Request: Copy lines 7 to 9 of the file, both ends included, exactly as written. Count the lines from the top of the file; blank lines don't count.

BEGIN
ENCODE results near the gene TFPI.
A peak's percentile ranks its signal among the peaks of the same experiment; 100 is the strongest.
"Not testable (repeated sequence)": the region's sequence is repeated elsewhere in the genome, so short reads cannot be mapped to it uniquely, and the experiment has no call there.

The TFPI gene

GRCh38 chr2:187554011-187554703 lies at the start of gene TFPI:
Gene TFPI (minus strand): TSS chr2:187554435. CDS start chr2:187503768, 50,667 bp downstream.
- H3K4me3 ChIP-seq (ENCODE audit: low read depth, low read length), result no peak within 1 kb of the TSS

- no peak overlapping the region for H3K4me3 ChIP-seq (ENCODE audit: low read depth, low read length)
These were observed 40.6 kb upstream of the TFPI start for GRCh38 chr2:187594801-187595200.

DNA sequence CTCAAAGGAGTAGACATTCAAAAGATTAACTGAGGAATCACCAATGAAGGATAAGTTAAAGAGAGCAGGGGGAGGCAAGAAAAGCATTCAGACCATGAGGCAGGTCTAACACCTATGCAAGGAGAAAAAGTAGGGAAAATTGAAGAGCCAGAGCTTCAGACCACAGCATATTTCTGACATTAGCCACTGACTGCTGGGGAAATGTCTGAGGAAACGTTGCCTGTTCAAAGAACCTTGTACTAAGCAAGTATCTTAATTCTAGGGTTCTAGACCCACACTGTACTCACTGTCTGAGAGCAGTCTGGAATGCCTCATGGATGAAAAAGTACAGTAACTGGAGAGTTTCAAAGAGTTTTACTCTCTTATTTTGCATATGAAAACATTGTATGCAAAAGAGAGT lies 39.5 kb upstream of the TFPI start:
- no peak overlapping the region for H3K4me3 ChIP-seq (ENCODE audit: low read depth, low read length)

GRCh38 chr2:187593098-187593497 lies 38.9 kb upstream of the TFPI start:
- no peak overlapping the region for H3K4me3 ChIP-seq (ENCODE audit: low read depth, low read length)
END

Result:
- H3K4me3 ChIP-seq (ENCODE audit: low read depth, low read length), result no peak within 1 kb of the TSS

- no peak overlapping the region for H3K4me3 ChIP-seq (ENCODE audit: low read depth, low read length)
These were observed 40.6 kb upstream of the TFPI start for GRCh38 chr2:187594801-187595200.